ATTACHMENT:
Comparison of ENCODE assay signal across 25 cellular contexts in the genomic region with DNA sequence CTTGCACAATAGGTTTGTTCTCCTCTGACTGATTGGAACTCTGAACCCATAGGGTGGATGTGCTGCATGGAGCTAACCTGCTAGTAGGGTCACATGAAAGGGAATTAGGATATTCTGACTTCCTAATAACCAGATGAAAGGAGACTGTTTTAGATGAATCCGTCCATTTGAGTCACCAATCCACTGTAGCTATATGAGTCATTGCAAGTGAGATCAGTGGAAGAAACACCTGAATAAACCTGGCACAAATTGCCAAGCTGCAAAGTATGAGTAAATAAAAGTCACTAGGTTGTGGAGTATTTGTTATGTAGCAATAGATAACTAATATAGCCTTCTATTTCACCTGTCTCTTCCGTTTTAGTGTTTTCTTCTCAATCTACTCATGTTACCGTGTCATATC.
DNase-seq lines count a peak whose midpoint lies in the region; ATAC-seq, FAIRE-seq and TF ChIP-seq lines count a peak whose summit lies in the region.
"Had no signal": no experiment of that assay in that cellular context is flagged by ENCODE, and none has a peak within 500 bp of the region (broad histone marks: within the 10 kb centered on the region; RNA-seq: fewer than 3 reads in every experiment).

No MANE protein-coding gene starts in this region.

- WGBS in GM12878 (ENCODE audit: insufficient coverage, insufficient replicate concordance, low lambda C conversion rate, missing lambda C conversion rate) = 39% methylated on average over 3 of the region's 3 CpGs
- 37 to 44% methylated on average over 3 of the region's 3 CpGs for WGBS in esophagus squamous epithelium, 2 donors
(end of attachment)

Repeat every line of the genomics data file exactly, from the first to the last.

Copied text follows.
Comparison of ENCODE assay signal across 25 cellular contexts in the genomic region with DNA sequence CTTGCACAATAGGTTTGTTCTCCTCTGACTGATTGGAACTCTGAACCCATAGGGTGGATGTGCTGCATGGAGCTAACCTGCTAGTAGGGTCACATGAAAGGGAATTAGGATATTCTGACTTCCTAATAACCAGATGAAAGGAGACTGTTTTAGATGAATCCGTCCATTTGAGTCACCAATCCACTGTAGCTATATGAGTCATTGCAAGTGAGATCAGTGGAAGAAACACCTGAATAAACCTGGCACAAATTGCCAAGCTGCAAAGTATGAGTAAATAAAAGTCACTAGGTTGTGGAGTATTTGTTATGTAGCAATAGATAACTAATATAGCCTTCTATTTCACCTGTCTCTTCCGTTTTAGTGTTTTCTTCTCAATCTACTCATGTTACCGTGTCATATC.
DNase-seq lines count a peak whose midpoint lies in the region; ATAC-seq, FAIRE-seq and TF ChIP-seq lines count a peak whose summit lies in the region.
"Had no signal": no experiment of that assay in that cellular context is flagged by ENCODE, and none has a peak within 500 bp of the region (broad histone marks: within the 10 kb centered on the region; RNA-seq: fewer than 3 reads in every experiment).

No MANE protein-coding gene starts in this region.

- WGBS in GM12878 (ENCODE audit: insufficient coverage, insufficient replicate concordance, low lambda C conversion rate, missing lambda C conversion rate) = 39% methylated on average over 3 of the region's 3 CpGs
- 37 to 44% methylated on average over 3 of the region's 3 CpGs for WGBS in esophagus squamous epithelium, 2 donors